Recent political developments remind us that locating the power centre is often harder than holding it accountable. The bravado shown by the opposition parties during the All Parties Conference lost much of its steam as news began circulating of ‘secret meetings’. Various narratives emerged, including claims of national security, pleas for pardon, or even that they were a “private affair”.
The lack of transparency of these negotiations will continue to fuel the rumour mill, pushing us further into the vortex of suspicion that permeates our society. Such moments of confusion point to the serious deadlock in the country’s political history, particularly on the question of sovereignty. The question is conceptually challenging because, unlike in the Arab dictatorships or monarchies, the power center never reveals itself openly to the public, condemning us to an infinite dialectic of visibility and invisibility in the political domain.
We can address this anomaly by examining the peculiar history of state and citizenship in our region. The mass mobilizations during the late colonial period gave popular legitimacy to the language of rights, constitutionalism and federalism in the newly independent states of India and Pakistan. The freedom movement created a powerful vocabulary for popular sovereignty against the authoritarian rule of the Raj, with democracy turning into an ideological force that the state machinery could no longer ignore.
Yet, the state machinery inherited by the postcolonial state remained deeply paranoid of the people and was geared towards maintaining ‘order’ rather than realizing the aspirations of the public. More importantly, the political leadership refrained from mobilizing its supporters against the moribund social structure, including the feudal and industrial elites. These developments created a paradoxical situation in which Republicanism emerged as the preferred ideological foundation of the Pakistani state. This resulted in a commitment to the social contract with a constitution, separation of powers, and elections to represent the will of the people. However, the colonial state structure meant that not all were willing to limit themselves to the constitutional domain or present themselves for accountability.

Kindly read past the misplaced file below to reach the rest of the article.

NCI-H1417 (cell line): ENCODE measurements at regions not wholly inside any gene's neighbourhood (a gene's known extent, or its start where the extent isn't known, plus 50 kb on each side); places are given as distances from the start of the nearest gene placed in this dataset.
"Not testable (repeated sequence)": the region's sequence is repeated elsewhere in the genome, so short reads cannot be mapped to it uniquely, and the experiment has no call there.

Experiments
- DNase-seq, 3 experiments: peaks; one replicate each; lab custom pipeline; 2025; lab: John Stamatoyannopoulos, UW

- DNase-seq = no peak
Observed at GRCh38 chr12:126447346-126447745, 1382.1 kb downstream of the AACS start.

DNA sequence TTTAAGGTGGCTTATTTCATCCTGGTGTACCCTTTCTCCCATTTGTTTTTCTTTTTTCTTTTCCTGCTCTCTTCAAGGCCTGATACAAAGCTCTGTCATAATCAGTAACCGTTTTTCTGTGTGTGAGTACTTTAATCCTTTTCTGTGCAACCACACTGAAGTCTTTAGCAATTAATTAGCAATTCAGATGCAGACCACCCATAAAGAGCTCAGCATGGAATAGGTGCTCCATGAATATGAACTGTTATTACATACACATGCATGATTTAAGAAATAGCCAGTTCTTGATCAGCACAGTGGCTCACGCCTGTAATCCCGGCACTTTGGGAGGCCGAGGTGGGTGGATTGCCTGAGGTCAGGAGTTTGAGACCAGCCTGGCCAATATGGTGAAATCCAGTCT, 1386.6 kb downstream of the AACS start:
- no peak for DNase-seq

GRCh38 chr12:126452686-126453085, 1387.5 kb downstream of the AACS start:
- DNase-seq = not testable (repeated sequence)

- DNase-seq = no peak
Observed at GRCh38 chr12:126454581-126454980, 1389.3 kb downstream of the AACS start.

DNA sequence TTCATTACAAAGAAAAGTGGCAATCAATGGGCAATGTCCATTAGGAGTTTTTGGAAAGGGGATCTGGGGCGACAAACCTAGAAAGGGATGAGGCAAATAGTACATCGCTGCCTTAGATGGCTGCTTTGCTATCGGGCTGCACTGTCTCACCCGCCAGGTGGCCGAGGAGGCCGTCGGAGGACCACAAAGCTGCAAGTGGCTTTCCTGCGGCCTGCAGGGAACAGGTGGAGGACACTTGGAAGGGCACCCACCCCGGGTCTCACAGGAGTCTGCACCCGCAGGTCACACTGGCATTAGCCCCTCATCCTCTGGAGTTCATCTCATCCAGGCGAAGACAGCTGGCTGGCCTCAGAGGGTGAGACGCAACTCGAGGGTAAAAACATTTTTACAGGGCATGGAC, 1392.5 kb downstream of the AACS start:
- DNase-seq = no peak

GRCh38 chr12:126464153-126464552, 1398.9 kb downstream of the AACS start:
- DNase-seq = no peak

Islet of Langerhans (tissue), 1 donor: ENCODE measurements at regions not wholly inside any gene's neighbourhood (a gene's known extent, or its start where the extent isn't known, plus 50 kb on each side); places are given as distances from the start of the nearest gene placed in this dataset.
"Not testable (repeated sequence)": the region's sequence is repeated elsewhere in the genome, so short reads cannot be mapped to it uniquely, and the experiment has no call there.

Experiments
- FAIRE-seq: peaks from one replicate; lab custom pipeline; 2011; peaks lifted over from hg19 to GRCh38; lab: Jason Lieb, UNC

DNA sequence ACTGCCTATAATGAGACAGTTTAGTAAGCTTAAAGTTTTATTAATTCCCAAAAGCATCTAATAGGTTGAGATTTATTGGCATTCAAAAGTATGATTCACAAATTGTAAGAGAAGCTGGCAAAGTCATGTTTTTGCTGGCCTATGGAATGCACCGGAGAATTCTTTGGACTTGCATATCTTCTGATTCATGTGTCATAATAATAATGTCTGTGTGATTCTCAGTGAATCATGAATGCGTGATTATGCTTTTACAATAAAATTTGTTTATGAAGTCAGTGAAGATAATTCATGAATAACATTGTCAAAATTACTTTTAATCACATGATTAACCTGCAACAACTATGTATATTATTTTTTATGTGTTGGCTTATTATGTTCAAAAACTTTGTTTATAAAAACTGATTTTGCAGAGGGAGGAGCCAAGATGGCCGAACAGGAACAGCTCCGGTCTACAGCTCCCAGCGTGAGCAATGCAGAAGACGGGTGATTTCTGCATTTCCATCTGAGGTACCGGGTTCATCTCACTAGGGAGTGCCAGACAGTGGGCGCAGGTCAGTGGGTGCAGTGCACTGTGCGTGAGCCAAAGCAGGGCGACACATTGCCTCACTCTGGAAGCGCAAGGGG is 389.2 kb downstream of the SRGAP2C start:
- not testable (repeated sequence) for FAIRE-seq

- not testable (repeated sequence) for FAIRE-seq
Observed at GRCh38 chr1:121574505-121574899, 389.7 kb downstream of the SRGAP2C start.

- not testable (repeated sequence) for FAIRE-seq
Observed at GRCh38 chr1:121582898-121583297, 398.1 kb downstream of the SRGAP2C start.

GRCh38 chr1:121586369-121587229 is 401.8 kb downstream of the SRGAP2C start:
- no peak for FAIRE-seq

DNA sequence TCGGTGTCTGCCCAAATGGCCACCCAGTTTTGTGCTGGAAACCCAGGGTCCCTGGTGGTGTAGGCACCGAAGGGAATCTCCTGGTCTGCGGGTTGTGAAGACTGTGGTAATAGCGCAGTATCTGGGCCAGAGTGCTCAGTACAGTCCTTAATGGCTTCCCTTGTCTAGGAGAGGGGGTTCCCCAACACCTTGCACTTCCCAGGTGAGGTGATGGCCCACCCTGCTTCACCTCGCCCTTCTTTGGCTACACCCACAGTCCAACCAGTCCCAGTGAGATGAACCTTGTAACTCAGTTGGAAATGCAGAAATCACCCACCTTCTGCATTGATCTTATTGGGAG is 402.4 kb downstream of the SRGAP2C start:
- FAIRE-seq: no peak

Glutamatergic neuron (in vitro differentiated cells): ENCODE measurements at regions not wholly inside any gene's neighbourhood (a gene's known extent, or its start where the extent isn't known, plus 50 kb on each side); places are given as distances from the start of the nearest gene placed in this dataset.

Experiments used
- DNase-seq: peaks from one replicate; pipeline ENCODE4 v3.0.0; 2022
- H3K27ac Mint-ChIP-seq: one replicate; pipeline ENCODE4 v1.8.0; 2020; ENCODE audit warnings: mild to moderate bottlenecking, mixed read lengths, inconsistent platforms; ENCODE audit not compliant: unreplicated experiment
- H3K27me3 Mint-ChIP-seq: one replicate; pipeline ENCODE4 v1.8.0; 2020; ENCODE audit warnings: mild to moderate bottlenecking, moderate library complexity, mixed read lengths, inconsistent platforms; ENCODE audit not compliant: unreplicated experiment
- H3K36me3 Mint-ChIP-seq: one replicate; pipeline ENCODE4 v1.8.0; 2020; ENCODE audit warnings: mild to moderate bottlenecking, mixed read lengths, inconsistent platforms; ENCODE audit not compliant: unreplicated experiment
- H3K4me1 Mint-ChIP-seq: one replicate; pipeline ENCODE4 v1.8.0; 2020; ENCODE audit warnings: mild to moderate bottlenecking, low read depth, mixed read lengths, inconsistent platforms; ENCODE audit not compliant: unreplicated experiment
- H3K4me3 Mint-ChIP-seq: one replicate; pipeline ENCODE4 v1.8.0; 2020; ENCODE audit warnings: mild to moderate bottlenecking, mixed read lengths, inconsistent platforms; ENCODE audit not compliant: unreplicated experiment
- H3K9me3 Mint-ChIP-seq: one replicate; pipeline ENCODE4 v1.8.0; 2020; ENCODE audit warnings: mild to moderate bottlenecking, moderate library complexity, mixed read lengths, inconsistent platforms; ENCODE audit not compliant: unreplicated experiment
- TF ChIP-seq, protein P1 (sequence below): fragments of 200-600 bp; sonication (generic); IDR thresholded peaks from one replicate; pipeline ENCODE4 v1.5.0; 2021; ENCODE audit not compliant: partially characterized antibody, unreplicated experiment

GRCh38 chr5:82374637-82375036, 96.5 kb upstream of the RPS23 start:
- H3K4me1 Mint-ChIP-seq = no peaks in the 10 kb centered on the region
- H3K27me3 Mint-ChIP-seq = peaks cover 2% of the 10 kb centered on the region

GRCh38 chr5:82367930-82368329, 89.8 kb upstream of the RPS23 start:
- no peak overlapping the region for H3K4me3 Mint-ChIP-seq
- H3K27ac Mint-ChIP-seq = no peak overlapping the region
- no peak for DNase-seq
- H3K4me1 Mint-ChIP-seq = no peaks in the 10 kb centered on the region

In Pakistan, this paradox has resulted in an endless tension between the form and content of governance. Formally, we are a constitutional democracy, but decisive forms of power continue to reside outside the frameworks of law. Thus, the form of (democratic) governance regularly comes into contradiction with the authoritarian content that undergirds our polity.
The last 70 years can be seen as a torturous management of this contradiction at the heart of our political system. Manipulation of the democratic process has been the preferred method of governance rather than simply dismissing the idea of democracy. Such manipulation has always included the welding together of powerful political actors into ‘King’s parties’, as well as using coercion to intimidate political opponents. ‘Accountability’ and ‘anti-corruption’ are the most important elements since the 1950s that have been used to quell the opposition. The ability of power centres to pardon anyone willing to give up on their principled position not only contributes to sycophancy in the political domain, but also reflects the quasi-monarchical discretion of certain institutions.
We are witnessing a form of sovereignty without responsibility, where authorities can disavow their actions against the citizenry. The classic example is of missing persons, where not only are victims disappeared, but those doing the disappearing remain equally invisible, complicating the procedure of accountability. Moreover, elections that are both staged and managed to get the desired results while maintaining a veneer of legitimacy is another example. In fact, the techniques of managing an election might be one of the most important contributions of Pakistani politics to global political science, an aspect that is still under-theorized. In other words, irony, or the tension between words and action, is central to our political sphere.